If done, the partial street closure should be done as narrowly and carefully as possible. The Governor has announced that he will convene a Special Session of the Legislature this week to discuss legislation that would change state law regarding when and why the government can close public streets. No draft legislation has been shared with the ACLU of Utah, and we have participated in no street closure discussions since the week of the launch of Operation Rio Grande. We remain concerned that legislation could be structured too broadly for adequate protection of First Amendment rights, or could be applied in future situations where minimal public safety concerns are involved.
The ID card proposal linked to this street closure continues to cause much concern for the ACLU of Utah. The state’s Department of Workforce Services is currently administering a “voluntary” assessment to individuals who visit the Community Connections Center and who exit the Salt Lake County Jail after being booked for an Operation Rio Grande-related arrest. Individuals who are administered this assessment sign a consent form, with the understanding that their information will be collected in a state database and that consent will enable them to access various homeless services. At the time of the assessment, a photo is taken for identification and fingerprints are collected. These individuals are told that they will eventually be given an ID card that features their photo and, possibly, their fingerprints. The ID cards are not yet available, though the assessments are being conducted and data is being collected and stored.
The information collected by the state is not currently connected to any homeless service providers. The short-term Department of Workforce Services database of information is not connected to any other informational databases, including those maintained by the state, those maintained by individual service providers, or those maintained by law enforcement. By participating in the assessment and providing personal biometric information, individuals gain no actual access to services at this time. We are concerned about whether consent in this instance can be truly informed. Additionally, we remain concerned that this information could be shared with law enforcement agencies, used to deny services to needy individuals, or requested by law enforcement officers during in-community interactions in the Rio Grande neighborhood.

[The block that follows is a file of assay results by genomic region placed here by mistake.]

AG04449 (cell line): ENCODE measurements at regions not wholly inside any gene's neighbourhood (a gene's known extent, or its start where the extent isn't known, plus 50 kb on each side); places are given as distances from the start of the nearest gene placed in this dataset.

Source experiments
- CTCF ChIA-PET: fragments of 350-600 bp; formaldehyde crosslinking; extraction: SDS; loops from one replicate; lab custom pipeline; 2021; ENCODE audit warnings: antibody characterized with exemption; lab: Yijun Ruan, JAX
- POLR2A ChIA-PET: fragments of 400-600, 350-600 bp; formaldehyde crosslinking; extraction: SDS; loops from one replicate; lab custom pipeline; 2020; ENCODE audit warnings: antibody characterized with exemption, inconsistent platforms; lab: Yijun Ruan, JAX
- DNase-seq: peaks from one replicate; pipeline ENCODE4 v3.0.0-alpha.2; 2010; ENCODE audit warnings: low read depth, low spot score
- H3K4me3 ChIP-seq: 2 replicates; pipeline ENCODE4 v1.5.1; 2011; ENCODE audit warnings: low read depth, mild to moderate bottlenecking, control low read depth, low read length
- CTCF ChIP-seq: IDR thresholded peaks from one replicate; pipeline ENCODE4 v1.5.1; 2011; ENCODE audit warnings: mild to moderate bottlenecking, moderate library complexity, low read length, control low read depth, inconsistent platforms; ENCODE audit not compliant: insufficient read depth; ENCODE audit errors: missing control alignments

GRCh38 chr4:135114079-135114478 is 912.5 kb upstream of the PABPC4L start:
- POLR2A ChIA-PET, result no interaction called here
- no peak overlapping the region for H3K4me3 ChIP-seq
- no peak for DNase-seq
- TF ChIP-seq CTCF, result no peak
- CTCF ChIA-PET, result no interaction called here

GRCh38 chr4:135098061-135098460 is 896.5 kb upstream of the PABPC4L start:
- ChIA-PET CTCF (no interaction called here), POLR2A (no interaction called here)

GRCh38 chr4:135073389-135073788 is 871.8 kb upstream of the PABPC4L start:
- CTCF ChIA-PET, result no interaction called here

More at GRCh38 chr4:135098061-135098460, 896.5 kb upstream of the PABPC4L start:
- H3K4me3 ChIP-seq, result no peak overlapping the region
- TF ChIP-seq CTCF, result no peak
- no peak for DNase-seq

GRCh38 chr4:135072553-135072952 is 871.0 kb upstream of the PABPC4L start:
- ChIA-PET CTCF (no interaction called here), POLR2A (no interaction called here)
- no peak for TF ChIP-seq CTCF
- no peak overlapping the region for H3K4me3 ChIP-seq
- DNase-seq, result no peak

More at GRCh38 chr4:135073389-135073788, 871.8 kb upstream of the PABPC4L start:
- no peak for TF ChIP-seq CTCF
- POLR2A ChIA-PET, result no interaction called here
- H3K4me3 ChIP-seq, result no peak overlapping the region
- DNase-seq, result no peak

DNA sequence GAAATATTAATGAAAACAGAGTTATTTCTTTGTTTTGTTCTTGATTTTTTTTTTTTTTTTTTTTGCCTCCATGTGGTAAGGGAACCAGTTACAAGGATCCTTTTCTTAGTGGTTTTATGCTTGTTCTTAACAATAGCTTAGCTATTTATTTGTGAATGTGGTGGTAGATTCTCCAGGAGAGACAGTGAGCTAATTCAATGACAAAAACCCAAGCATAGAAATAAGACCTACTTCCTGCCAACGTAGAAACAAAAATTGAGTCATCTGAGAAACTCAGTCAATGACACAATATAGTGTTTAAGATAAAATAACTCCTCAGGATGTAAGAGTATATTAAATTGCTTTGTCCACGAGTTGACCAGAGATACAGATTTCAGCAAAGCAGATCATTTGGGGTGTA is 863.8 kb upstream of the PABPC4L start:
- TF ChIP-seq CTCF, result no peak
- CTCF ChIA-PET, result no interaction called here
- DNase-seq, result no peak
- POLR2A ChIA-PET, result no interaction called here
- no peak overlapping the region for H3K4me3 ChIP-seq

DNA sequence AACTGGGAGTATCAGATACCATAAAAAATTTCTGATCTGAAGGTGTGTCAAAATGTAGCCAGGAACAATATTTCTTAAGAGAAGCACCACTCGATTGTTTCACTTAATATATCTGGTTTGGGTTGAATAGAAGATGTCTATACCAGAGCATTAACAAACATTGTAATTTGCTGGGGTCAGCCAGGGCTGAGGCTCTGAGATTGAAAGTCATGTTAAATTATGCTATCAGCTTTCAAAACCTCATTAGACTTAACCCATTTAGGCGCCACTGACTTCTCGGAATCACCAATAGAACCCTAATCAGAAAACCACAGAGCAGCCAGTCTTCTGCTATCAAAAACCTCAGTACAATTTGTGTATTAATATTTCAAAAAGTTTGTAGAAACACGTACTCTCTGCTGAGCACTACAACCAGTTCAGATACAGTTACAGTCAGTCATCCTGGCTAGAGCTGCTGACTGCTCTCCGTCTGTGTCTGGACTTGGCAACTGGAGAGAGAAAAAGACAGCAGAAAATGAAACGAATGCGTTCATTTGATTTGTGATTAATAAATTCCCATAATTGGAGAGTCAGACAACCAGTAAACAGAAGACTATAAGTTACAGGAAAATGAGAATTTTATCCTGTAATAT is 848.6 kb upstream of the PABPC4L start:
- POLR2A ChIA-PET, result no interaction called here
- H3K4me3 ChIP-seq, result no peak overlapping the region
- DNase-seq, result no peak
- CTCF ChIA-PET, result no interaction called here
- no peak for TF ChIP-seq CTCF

Residents of nearby neighborhoods have noted that some individuals experiencing homelessness have merely moved from the Rio Grande area and are now camping in surrounding areas. From a constitutional perspective, the diffusion of this vulnerable population is less problematic than the large-scale incarceration of other members of this population who have simply been relocated to the Salt Lake County Jail. Nonetheless, it appears that individuals who are camping in other areas are experiencing similar levels of law enforcement interaction as has been customary in the Rio Grande neighborhood in the past five weeks. These individuals are also now located farther from services designed to assist them. This distance could become life-threatening as temperatures begin to fall.
Finally, the ACLU of Utah continues to receive complaints about perceived law enforcement harassment in the Rio Grande area. Residents, visitors and even service providers report being asked by officers to justify their presence in the area. Some individuals report being verbally harangued by officers about their appearance and/or their activities.